If you’d like to skip ahead or go back for previous content, no problem! See below for links and summaries for every segment of our amazing interview with Tower Paddle Boards founder Stephan Aarstol.

Segment 1: Introduction To Tower Paddle Boards And Founder Stephan Aarstol

In this segment, we dive into where it all began for Tower Paddle Boards. We cover Aarstol’s background in online marketing, and how he pivoted away from his poker chip company to pursue his hunch that paddle boards would soon be mainstream. Read more >>

Segment 2: The Shark Tank Effect At Tower Paddle Boards

When Shark Tank came calling, Aarstol answered, and Tower Paddle Boards took off like a rocket ship. But it almost didn’t happen—Aarstol froze on stage, delivering what he calls “the worst pitch in Shark Tank history.” Learn how he crashed, recovered, and landed a deal with Mark Cuban. Read more >>

Segment 3: How Tower Paddle Boards Cut Out The Middlemen And Delivered More Value To Consumers

How did Aarstol figure out how to cut out the middlemen and deliver Tower Paddle Boards direct to consumer, for half of the retail price? In this segment, Aarstol explains how he overcame the price-fixing of the industry’s dominant players to bring consumers lower prices, higher quality, and better service. Read more >>

Segment 4: How Tower Paddle Boards Sourced Factories

When building a direct to consumer business, finding a dependable factory is a competitive advantage, Aarstol says. In this segment he reveals his best tools and tips in sourcing factories: how to find the best ones, how to avoid the scams, and why anti-competitive behaviors are a sign of bigger problems. Read more >>

Segment 5: The Retail Equation At Tower Paddle Boards

“We never want to be that company that just pads our direct-to-consumer margins so we can accommodate retail partners that are taking a 50% cut,” Aarstol explains. In this segment, you’ll learn how Tower Paddle Boards uses their core principles to evaluate retail opportunities. Read more >>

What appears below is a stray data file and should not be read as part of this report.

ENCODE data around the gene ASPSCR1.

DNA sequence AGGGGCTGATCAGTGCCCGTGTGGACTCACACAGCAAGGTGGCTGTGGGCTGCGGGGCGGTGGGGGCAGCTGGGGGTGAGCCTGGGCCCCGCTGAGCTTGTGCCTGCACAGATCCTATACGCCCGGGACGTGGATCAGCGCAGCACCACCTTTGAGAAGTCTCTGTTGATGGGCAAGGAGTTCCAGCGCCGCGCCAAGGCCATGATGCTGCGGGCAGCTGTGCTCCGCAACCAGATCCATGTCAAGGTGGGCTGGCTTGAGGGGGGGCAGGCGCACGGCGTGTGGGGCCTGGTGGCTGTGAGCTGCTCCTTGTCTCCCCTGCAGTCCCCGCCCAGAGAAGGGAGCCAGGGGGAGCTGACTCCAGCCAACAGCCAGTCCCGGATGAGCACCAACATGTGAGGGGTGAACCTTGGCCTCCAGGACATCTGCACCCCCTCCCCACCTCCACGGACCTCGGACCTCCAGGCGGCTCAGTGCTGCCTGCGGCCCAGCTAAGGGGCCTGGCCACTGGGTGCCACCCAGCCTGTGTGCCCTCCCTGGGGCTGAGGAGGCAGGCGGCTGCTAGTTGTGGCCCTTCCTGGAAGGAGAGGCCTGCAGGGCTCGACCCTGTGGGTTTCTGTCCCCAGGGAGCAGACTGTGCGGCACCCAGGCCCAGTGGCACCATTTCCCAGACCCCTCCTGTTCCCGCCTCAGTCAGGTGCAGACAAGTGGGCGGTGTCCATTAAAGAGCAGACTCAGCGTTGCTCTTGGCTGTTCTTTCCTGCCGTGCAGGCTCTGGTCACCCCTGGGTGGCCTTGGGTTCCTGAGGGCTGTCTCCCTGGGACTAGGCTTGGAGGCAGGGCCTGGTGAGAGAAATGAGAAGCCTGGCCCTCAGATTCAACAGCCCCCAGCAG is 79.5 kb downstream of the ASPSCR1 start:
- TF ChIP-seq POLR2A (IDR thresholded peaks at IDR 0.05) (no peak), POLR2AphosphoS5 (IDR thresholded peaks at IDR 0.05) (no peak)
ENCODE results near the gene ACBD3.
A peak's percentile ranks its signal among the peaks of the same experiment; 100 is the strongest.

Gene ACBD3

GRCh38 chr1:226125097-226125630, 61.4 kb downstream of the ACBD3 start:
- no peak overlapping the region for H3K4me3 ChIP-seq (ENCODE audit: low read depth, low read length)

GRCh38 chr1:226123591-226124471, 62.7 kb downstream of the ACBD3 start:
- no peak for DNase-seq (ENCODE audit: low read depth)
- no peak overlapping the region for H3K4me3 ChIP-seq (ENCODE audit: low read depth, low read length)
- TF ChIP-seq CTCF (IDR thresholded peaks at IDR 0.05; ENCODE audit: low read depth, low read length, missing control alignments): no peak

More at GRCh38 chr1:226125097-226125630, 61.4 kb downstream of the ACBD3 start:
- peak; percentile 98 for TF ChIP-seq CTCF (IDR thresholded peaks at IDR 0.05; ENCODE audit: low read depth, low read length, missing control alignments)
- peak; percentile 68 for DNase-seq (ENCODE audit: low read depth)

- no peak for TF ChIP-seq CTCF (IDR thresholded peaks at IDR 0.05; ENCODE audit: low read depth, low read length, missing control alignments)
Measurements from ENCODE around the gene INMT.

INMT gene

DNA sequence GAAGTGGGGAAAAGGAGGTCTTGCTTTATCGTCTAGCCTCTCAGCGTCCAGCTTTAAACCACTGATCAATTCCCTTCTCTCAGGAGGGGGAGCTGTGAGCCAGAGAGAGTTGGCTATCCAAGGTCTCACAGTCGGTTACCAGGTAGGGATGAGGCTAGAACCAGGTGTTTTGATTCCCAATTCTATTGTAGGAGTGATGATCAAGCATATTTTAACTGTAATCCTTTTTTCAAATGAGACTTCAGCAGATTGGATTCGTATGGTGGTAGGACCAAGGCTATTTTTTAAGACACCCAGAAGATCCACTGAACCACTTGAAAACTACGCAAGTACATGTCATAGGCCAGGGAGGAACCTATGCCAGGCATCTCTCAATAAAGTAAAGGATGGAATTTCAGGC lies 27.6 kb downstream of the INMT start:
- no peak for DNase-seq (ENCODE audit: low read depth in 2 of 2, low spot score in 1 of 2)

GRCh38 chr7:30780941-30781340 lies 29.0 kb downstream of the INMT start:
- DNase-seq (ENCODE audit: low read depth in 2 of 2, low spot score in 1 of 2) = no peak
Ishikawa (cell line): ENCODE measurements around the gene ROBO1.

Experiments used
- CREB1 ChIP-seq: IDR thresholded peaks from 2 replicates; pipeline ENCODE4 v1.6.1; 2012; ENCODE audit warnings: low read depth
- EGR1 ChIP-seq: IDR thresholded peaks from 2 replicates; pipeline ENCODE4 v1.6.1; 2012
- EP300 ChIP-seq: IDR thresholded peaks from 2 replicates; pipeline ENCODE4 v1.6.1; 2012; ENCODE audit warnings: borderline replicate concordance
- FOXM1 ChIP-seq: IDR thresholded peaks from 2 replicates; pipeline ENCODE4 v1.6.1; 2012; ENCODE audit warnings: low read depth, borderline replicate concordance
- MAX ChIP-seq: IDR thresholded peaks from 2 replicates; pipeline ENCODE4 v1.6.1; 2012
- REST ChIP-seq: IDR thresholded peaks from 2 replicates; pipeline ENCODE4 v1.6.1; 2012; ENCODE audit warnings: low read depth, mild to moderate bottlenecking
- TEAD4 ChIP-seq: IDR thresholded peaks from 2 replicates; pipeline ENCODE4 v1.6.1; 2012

Segment 6: Tower Paddle Boards on Amazon

For direct to consumer brands, Amazon is the elephant in the room. In this segment, Aarstol explains how Amazon has become expensive for consumers and crowded for brands—and why he believes Amazon is merely an online convenience store, carrying the high markups of offline retail middlemen. Read more >>

Segment 7: Disadvantages Of Amazon For DTC Brands Like Tower Paddle Boards

Amazon was good for direct to consumer businesses—until it wasn’t. In this segment, you’ll see the astronomical sales numbers Aarstol enjoyed in the early days, but also the growing challenges: disconnected customer service, increased return rates, and increased fees. Read more >>

Segment 8: Will Tower Paddle Boards Walk Away From Amazon?

Is it time for direct to consumer brands to leave Amazon? How will they survive if so? In this segment, Aarstol explains the two consumer behaviors that he believes will not change in the future, and why that’s good news for brands like Tower—helping them survive without Amazon. Read more >>

Segment 9: On The Horizon At Tower Paddle Boards

What’s next for Tower Paddle Boards? In this segment, Aarstol reveals his perspective on the ideal balance between pricing and quality, and how keeping expenses low (and advertising minimal) impacts Tower’s ability to expand into popular products with exceptional value for consumers. Read more >>

Segment 10: What Informs New Product Ideas At Tower Paddle Boards

By living the beach lifestyle themselves, Aarstol’s team has insights into new products and quality design. “If a company out of New York is creating beach lifestyle products, they really don’t understand the market as well as we do,” Aarstol says. “Our brand has this authenticity, because we’re making products that we know.” Read more >>

Segment 11: What Tower Paddle Boards Is About (From A Value Standpoint)

Tower Paddle Boards went in two unique directions, when it comes to delivering value. Product development is focused on what the consumer needs (not what it costs), and team productivity is fueled by Aarstol’s revolutionary idea to live more by working less—with a five-hour workday. Learn the secrets behind Tower’s popular products and productive culture. Read more >>

Segment 12: Tower Beach Club Offers New Experience With Tower Paddle Boards

In this segment, you’ll learn how Tower Paddle Boards is taking the beach lifestyle experience to an entirely new level with the launch of Tower Beach Club in San Diego. Whether you’re a fan of Tower, or a direct to consumer brand exec, you’ll want to read the innovative retail plans and fun experience ahead for Tower customers and visitors. Read more >>

Segment 13: Connecting with Tower Paddle Boards

As we wrap up the interview, we provide links and information on connecting with your favorite Tower brands—from paddle boards to sunglasses to electric bikes—as well as how to reach out to Tower Founder & CEO, Stephan Aarstol. Read more >>

A Mark Cuban Company